In this month's issue you'll learn about a geometric method of generating road-wheel pairs. You'll also find out about the golden string (a recursively defined string of letters that is intimately connected to Fibonacci numbers and the golden ratio), sums of subsequences of a sequence and their connection with Cantor sets, and much more. —Dan Velleman, Editor
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Roads and Wheels, Roulettes and Pedals
We revisit the idea of road-wheel pairs, first introduced 50 years ago by Gerson Robison and later popularized by Stan Wagon and his square-wheeled tricycle. We show how to generate such pairs geometrically: the road as a roulette curve and the wheel as a pedal curve. Along the way we gain geometric insight into two theorems proved by Jakob Steiner relating the area and arc length of a roulette to those of a corresponding pedal. Finally, we use our results to generate parabolas, ellipses, and sine curves as roulettes.
The Golden String, Zeckendorf Representations, and the Sum of a Series
In this article we explore some wonderfully intricate relationships between three mathematical objects, each of which is associated in some way with the Fibonacci sequence. One of these objects is a particular finite series comprising n terms, and, via the other two, our mathematical journey culminates in the derivation of an expression for the sum of this series in terms of sums and products of certain Fibonacci numbers.
Achievement Sets of Sequences
Given a real sequence (xn), we examine the set of all sums of the form , as I varies over subsets of the positive integers. We call this the achievement set of (xn), and write it AS(xn). For instance, AS(1/2n) = [0, 1] by the existence of binary expansions, and AS(2/3n) is the Cantor middle-third set. We explore the properties of these two sequences that account for their very different achievement sets. We give a sufficient condition for a sequence to have an achievement set that is an interval, and another sufficient condition for the achievement set to be a Cantor set. We also examine what sets can occur as achievement sets, and give results on the topology of achievement sets.
Polynomials, Ellipses, and Matrices: Two Questions, One Answer
Pamela Gorkin and Elizabeth Skubak
Consider the following questions for points a1, a2 in the unit disc, . If q(z) = (z – a1)(z – a2), when is q the derivative of a polynomial with all of its zeros on the unit circle, δ ? If an ellipse E with foci a1, a2 is inscribed in a triangle with vertices on δ, when is E tangent at the midpoints to a triangle with vertices on δ? We show that these problems are essentially the same. In fact, the answer to both is a very simple: if and only if 2| a1a2| = | a1+a2|. We also discuss generalizations of these problems and their solutions.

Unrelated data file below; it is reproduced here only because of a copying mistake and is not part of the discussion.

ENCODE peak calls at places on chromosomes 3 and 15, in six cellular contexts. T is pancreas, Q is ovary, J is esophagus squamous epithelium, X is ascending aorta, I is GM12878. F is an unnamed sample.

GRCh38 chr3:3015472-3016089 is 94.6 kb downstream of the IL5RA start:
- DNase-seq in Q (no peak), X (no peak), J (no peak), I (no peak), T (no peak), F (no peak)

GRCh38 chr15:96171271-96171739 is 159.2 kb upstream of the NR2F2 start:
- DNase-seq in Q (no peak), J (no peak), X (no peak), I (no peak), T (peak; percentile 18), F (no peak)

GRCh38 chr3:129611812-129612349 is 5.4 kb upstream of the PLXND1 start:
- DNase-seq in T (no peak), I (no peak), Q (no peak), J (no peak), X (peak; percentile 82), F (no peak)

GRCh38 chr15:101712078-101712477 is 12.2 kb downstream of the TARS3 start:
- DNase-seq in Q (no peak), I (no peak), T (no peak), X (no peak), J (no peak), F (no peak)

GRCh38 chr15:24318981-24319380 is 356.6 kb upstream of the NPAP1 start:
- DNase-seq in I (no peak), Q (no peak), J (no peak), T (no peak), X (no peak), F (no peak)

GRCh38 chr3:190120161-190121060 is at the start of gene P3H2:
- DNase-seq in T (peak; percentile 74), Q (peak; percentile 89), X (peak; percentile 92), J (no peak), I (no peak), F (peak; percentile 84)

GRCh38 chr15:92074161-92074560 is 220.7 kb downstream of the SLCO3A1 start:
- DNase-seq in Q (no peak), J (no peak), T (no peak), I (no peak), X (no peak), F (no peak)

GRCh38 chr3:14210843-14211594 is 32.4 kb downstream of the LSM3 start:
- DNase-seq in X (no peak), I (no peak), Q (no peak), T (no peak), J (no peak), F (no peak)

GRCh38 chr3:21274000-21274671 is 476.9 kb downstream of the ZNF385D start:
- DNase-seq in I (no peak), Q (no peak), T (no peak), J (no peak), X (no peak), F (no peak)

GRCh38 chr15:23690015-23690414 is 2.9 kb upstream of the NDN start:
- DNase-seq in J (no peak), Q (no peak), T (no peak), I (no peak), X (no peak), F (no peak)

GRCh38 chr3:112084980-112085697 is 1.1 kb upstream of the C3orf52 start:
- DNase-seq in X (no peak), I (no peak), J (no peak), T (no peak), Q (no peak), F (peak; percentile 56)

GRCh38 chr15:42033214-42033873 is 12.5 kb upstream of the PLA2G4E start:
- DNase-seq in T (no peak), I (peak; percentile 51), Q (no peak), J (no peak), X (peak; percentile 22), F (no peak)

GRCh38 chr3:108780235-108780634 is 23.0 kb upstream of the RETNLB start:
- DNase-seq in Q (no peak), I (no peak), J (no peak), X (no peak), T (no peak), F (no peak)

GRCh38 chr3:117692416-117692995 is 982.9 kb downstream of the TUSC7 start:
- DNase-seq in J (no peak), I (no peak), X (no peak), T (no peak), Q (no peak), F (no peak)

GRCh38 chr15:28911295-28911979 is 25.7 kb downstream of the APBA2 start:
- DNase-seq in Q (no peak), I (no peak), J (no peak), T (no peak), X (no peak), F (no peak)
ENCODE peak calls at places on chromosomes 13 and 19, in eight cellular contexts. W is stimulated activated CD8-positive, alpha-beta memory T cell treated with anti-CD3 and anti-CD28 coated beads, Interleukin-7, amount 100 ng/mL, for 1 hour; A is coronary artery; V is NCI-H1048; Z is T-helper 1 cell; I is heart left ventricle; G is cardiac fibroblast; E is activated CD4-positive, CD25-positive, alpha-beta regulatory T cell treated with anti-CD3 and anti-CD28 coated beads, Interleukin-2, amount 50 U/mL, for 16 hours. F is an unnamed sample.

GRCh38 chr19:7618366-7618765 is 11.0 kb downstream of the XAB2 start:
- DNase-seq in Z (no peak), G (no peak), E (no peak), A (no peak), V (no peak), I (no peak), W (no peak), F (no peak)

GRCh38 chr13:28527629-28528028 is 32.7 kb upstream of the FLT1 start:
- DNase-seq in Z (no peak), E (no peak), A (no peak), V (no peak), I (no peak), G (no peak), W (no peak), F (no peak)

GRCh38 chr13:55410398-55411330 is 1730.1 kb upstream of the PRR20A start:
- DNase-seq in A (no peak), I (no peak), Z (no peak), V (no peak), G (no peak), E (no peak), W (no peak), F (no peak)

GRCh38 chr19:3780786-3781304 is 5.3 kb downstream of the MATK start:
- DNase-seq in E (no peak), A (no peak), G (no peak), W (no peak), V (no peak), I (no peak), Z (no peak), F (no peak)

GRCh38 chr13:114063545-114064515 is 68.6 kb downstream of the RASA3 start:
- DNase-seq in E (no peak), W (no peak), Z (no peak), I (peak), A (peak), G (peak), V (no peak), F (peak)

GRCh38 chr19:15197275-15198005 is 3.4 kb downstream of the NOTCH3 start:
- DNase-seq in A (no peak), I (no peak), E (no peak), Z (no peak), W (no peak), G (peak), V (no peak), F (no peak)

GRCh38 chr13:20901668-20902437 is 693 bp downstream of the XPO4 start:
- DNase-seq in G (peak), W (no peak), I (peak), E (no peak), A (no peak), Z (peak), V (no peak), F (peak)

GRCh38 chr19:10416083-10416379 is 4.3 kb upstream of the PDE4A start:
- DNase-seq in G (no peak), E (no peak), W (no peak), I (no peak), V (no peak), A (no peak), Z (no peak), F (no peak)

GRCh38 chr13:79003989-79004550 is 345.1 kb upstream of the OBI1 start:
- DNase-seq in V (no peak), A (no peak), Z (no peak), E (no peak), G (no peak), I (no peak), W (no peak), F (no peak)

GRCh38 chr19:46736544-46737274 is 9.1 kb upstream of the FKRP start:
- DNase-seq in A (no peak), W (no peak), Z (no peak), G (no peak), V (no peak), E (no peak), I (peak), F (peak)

A Lost Counterexample and a Problem on Illuminated Polytopes
Ronald F. Wotzlaw and Günter M. Ziegler
Daniel A. Marcus claimed in a “Note added in proof” to his 1984 paper on positively k-spanning vector configurations that some minimal positively k-spanning vector configurations in m-dimensional space have more than 2km elements, but the example he found (for k = 2 and m = 12) seems to be lost.
We produce such an example by applying Gale duality, a linear algebra technique developed by Micha Perles in the sixties, to a result on illuminated polytopes by Peter Mani from 1974. Our example has exactly the parameters claimed by Marcus.
Conversely, we show how results on positively k-spanning vector configurations, again via Gale duality, can be used to solve a problem by Mani on nonsimplicial illuminated polytopes.
Conway’s Conjecture for Monotone Thrackles
János Pach and Ethan Sterling
A drawing of a graph in the plane is called a thrackle if every pair of edges meet precisely once, either at a common vertex or at a proper crossing. According to Conway’s conjecture, every thrackle has at most as many edges as vertices. We prove this conjecture for x-monotone thrackles, that is, in the case when every edge meets every vertical line in at most one point.
Proofs of Power Sum and Binomial Coefficient Congruences Via Pascal’s Identity
Kieren MacMillan and Jonathan Sondow
A well-known and frequently cited congruence for power sums is
where n ≥ 1 and p is prime. We survey the main ingredients in several known proofs. Then we give an elementary proof, using an identity for power sums proven by Pascal in 1654. An application is a simple proof of a congruence for certain sums of binomial coefficients, due to Hermite and Bachmann.
Meromorphic Continuation of Dirichlet Series via Derivations
We show how to use derivations on the ring of Dirichlet series to achieve meromorphic continuations of completely multiplicative Dirichlet series. In particular we present infinitely many new representations of the Riemann zeta function as a quotient of series converging on Re(s) > 0.
PROBLEMS AND SOLUTIONS
Continuous Symmetry: From Euclid to Klein.
William Barker and Roger Howe
Reviewed by Robin Hartshorne
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